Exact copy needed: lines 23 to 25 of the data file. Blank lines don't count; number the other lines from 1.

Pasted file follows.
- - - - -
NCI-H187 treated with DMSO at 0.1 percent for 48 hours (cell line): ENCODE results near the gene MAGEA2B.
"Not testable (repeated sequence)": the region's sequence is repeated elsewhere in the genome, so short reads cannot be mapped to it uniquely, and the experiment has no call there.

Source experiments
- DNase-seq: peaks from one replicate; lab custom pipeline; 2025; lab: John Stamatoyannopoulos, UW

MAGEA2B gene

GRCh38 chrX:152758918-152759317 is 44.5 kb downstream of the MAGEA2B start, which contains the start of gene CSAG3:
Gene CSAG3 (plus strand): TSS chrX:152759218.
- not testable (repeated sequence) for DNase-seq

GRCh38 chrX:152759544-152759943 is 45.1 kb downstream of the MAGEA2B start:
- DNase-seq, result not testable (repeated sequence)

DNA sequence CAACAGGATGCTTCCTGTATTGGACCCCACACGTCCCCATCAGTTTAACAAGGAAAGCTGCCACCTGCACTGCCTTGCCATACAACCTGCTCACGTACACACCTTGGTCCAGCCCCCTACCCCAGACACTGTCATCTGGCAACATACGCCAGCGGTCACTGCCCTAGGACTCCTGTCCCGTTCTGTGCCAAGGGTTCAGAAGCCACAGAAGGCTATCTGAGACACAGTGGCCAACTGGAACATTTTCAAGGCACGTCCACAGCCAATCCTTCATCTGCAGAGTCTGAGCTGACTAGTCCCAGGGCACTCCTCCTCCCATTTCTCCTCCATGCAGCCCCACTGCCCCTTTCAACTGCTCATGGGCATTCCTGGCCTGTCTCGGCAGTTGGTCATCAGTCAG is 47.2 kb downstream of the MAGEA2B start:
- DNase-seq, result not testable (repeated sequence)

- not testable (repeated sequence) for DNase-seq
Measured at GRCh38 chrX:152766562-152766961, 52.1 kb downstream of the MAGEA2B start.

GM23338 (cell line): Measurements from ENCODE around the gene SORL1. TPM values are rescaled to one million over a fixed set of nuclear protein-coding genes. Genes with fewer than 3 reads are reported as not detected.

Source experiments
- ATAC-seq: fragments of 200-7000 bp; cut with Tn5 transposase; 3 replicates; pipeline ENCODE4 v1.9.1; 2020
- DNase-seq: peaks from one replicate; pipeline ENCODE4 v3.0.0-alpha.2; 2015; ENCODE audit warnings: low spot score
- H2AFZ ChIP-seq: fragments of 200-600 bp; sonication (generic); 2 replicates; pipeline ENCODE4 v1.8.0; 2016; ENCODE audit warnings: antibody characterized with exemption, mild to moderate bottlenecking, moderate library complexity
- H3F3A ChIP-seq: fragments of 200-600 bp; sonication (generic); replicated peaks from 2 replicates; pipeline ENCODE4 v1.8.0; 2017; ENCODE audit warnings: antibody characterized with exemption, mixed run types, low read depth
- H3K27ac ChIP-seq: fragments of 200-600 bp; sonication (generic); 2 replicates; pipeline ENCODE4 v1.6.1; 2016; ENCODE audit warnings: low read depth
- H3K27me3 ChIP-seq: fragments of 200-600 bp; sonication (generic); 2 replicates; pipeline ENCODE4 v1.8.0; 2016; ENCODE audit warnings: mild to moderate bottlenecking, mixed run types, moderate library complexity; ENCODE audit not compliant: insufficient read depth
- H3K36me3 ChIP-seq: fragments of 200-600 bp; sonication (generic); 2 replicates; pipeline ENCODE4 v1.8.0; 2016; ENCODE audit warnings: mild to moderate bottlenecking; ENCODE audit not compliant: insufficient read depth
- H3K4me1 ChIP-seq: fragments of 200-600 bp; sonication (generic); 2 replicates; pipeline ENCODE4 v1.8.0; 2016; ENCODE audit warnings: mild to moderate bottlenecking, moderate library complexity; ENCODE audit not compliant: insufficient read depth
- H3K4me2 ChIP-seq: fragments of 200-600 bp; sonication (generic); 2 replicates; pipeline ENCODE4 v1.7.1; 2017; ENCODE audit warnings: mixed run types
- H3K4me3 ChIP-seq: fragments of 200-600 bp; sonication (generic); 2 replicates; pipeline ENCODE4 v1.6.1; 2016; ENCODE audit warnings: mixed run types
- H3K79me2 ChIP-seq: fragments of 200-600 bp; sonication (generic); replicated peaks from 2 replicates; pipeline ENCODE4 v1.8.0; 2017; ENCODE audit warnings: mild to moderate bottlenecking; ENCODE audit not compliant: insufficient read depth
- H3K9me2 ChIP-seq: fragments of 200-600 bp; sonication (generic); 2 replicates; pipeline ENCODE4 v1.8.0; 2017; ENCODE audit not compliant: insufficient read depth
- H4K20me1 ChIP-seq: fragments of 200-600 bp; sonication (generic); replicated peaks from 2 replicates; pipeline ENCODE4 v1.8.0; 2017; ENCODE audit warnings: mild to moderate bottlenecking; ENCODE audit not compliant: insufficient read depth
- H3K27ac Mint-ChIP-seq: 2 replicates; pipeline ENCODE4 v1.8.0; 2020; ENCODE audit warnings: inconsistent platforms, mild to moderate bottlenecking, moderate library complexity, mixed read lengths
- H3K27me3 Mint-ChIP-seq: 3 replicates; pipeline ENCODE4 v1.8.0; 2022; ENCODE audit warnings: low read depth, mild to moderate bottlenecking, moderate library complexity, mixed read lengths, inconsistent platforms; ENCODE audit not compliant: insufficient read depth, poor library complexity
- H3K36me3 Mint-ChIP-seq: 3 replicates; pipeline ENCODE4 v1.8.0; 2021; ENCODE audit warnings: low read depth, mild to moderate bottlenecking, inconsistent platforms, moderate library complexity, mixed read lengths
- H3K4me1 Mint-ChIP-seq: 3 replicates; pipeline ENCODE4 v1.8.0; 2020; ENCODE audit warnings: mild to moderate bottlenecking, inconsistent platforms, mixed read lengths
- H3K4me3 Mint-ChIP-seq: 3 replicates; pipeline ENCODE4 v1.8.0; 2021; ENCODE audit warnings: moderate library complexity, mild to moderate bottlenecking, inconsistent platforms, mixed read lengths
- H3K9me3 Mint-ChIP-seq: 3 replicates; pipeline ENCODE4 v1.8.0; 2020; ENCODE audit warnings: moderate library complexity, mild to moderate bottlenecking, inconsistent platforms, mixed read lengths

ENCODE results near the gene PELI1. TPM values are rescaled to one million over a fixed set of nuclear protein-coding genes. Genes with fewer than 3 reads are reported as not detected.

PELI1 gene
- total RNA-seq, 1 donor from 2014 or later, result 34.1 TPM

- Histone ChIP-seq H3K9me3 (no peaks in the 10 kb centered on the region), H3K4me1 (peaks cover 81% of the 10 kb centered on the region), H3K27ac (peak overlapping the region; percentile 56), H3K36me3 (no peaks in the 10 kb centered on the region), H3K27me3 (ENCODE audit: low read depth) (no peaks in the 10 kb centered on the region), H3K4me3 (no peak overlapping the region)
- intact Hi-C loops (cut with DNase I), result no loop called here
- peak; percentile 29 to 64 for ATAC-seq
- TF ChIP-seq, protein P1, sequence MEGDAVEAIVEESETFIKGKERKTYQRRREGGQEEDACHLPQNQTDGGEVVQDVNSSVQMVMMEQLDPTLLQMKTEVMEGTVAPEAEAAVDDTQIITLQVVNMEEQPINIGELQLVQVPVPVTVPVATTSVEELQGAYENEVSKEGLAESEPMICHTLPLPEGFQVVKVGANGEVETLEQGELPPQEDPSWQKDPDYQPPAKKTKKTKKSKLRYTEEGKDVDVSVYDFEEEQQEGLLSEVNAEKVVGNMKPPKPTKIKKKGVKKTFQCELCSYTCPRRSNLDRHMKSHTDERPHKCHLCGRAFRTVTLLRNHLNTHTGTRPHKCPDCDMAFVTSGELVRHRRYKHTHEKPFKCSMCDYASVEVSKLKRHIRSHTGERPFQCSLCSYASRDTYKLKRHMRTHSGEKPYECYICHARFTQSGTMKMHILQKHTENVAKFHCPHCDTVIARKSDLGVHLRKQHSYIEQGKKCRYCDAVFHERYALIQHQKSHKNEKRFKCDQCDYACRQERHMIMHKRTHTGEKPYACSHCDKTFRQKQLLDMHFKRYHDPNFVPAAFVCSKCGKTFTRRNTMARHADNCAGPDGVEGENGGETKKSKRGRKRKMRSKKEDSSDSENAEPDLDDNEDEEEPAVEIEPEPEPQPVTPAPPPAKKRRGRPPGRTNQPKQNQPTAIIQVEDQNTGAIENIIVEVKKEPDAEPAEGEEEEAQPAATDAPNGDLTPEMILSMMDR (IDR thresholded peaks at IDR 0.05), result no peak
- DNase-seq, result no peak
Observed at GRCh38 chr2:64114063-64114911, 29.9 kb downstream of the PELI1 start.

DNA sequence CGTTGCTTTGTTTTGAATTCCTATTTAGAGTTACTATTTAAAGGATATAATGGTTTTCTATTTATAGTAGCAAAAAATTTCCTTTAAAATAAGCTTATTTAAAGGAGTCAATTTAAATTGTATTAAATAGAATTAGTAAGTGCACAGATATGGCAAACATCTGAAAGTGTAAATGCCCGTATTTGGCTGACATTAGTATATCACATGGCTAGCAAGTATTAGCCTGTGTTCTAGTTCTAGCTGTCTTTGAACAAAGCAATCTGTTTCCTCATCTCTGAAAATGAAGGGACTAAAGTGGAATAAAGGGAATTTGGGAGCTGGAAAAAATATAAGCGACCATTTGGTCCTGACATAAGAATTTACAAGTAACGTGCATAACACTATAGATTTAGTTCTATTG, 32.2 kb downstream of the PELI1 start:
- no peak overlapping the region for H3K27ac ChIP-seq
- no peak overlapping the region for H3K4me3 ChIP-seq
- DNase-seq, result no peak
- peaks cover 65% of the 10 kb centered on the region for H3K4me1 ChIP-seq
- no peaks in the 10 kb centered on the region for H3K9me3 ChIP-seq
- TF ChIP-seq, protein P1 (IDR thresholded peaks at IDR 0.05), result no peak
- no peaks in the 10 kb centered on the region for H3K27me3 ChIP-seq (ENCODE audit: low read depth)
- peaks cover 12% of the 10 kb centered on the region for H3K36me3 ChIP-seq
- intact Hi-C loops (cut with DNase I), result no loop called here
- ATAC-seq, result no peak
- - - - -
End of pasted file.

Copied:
- H3K36me3 ChIP-seq: fragments of 200-600 bp; sonication (generic); 2 replicates; pipeline ENCODE4 v1.8.0; 2016; ENCODE audit warnings: mild to moderate bottlenecking; ENCODE audit not compliant: insufficient read depth
- H3K4me1 ChIP-seq: fragments of 200-600 bp; sonication (generic); 2 replicates; pipeline ENCODE4 v1.8.0; 2016; ENCODE audit warnings: mild to moderate bottlenecking, moderate library complexity; ENCODE audit not compliant: insufficient read depth
- H3K4me2 ChIP-seq: fragments of 200-600 bp; sonication (generic); 2 replicates; pipeline ENCODE4 v1.7.1; 2017; ENCODE audit warnings: mixed run types